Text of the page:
• Low management fees: Because most aren’t actively managed, the management fees tend to be somewhat low.


  • Many trades are paired: That involves an added level of complexity and increases the risk that an investor can be wrong if a relationship between two currencies does not pan out as expected.
  • Volatility: International currencies can be volatile and investing in foreign currencies exposes investors to the downside risks of other economies and regulations.
  • Basket risk: While currency baskets can help distribute risk, the currencies within can have a huge impact on the return. That requires that investors know enough about each of the currencies to know whether the fund's strategy meets with their objectives.
  • Bankruptcy: Because exchange-traded notes are unsecured debt notes from banks, if the bank connected with the fund goes bankrupt, investors could lose their funds.
  • Taxation: Investors are taxed differently based on how the fund is structured, so there is research required to understand the tax treatment relative of the fund they're purchasing.

Sample List of Different Types of Currency ETFs

  1. Basket currency ETFs: WisdomTree Bloomberg U.S. Dollar Bullish Fund (USDU): Holds a basket of currencies including the Australian dollar and emerging-market currencies. Long the US Dollar, meaning investors make money when the US dollar increases in value relative to the currencies held in the fund’s basket.
  2. Single currency ETFs: Invesco CurrencyShares Canadian Dollar Trust (FXC): Holds a single currency: the Canadian Dollar. Short on the US Dollar, meaning investors make money when the US dollar decreases in value relative to the Canadian dollar.
  3. Long-dollar ETFs: Invesco DB US Dollar Index Bullish Fund (UUP): Investors make money when the US dollar does well against the basket of currencies this fund indexes it against.
  4. Short-dollar ETFs: Invesco CurrencyShares Swiss Franc Trust (FXF): Investors make money when the Franc increases in value against the US dollar.
  5. Grantor’s Trusts: Invesco CurrencyShares Euro Trust (FXE): Holds Euros in bank accounts. Investors make money when the euro increases in value against the dollar.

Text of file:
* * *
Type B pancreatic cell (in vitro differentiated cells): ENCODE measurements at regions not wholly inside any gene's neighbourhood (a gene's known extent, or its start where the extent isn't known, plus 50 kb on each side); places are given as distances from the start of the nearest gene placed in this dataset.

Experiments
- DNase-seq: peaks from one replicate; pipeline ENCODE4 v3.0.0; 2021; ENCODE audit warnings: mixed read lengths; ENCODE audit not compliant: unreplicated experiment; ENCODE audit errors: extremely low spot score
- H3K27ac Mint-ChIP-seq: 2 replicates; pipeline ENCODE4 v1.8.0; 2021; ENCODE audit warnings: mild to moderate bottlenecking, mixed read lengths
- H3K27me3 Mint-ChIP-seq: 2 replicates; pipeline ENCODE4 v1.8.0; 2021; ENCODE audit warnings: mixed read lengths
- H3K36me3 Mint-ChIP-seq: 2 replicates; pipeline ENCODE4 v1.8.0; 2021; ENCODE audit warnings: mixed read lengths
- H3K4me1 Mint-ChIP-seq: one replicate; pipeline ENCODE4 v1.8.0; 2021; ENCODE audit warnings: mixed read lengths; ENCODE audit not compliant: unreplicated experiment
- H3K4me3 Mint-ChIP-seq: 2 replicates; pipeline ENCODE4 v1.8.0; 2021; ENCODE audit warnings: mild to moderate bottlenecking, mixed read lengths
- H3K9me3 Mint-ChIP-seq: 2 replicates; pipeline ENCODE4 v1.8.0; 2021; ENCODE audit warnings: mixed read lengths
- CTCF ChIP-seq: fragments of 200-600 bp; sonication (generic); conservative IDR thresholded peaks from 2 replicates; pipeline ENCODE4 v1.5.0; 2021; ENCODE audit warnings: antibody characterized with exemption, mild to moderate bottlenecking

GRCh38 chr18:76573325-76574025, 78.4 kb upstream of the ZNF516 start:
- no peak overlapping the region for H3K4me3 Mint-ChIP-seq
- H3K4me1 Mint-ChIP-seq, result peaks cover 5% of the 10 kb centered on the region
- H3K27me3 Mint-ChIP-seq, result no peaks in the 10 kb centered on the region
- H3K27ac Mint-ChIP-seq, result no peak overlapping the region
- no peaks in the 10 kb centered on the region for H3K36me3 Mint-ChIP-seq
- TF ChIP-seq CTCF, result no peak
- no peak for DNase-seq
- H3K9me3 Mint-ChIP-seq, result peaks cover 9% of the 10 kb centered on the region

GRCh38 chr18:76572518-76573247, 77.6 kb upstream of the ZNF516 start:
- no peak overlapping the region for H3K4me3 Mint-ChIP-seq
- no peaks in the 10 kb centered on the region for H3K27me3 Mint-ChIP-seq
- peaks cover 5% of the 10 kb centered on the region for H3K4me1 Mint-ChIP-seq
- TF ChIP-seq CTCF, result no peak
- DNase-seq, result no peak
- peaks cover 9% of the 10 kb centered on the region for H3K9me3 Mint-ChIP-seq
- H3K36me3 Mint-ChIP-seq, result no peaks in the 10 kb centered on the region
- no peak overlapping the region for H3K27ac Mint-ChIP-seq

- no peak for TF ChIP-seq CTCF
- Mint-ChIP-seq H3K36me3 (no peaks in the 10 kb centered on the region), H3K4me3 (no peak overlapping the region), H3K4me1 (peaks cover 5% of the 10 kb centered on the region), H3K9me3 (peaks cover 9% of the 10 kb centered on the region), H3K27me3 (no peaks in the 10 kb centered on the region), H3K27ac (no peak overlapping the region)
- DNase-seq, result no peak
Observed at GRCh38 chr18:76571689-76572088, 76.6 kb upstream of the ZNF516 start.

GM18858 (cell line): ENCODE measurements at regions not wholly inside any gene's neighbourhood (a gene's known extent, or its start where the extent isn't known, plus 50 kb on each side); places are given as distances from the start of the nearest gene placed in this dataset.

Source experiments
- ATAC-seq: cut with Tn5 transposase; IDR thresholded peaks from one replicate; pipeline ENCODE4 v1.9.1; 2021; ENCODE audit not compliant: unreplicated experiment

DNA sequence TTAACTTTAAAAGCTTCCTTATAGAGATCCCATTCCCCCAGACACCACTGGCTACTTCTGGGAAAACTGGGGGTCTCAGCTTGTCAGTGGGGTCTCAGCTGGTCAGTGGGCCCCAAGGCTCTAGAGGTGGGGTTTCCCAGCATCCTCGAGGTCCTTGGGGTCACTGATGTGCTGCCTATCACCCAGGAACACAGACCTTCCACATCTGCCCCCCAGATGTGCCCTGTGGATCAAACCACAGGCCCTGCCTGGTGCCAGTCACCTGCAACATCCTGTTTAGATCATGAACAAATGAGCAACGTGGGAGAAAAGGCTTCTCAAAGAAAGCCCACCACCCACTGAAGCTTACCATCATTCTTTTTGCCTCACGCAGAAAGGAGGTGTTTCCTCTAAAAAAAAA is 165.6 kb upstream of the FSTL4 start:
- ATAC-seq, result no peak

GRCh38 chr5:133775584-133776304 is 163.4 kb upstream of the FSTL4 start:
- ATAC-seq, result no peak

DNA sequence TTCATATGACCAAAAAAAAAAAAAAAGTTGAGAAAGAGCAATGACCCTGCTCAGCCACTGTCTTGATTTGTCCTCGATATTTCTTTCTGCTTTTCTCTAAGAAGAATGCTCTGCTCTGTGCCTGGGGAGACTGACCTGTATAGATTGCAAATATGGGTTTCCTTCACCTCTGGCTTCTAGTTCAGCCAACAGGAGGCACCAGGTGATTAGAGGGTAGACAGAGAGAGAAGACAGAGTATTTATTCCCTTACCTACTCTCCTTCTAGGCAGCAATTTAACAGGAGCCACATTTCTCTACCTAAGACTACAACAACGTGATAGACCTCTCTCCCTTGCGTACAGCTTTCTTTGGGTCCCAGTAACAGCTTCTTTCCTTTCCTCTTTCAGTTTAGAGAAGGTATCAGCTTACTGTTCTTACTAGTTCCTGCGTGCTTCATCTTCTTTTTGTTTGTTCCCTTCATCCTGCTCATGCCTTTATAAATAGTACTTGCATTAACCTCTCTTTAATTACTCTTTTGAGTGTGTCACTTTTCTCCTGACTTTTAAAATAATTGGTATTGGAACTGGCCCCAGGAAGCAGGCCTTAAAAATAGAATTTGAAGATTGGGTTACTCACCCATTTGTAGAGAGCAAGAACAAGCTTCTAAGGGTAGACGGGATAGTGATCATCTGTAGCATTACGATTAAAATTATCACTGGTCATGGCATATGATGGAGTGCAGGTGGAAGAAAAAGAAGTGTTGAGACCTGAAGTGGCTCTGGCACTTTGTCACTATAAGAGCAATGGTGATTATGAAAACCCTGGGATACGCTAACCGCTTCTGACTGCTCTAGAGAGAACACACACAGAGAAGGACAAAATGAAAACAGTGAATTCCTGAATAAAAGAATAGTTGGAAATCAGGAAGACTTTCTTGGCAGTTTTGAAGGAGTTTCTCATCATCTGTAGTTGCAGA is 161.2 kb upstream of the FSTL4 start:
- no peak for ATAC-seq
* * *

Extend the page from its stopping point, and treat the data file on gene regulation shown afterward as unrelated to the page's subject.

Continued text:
6. Commodity Pools: Invesco DB US Dollar Index Bearish Fund (UDN): Holds a basket of currencies in a commodity pool, which means that it holds futures contracts for currencies. Short the US Dollar—does well when the US dollar weakens relative to the basket of currencies.

Warning: This is not a recommendation for any particular fund. Also, size is not necessarily an indication of performance. Before investing in a currency ETF, investors need to make sure that the fund's structure and strategy meet with their investment objectives.

Bottom Line

A currency ETF can be a useful investment option for those looking to diversify their portfolio, decrease their overexposure to certain currencies, or take advantage of fluctuations in the forex market without having to invest directly in currencies or derivatives themselves.

This article was written by

Amanda Reaume profile picture
Amanda Reaume has been writing about retirement, investing, and financial planning for over a decade. She has been published in USAToday, Time.com, Yahoo!Finance, Business Insider, Forbes, and Fox Business. She is a former credit expert at Credit.com and wrote a book about financial planning and investing aimed at millennials.

Analyst’s Disclosure: I/we have no stock, option or similar derivative position in any of the companies mentioned, and no plans to initiate any such positions within the next 72 hours. I wrote this article myself, and it expresses my own opinions. I am not receiving compensation for it. I have no business relationship with any company whose stock is mentioned in this article.

Seeking Alpha's Disclosure: Past performance is no guarantee of future results. No recommendation or advice is being given as to whether any investment is suitable for a particular investor. Any views or opinions expressed above may not reflect those of Seeking Alpha as a whole. Seeking Alpha is not a licensed securities dealer, broker or US investment adviser or investment bank. Our analysts are third party authors that include both professional investors and individual investors who may not be licensed or certified by any institute or regulatory body.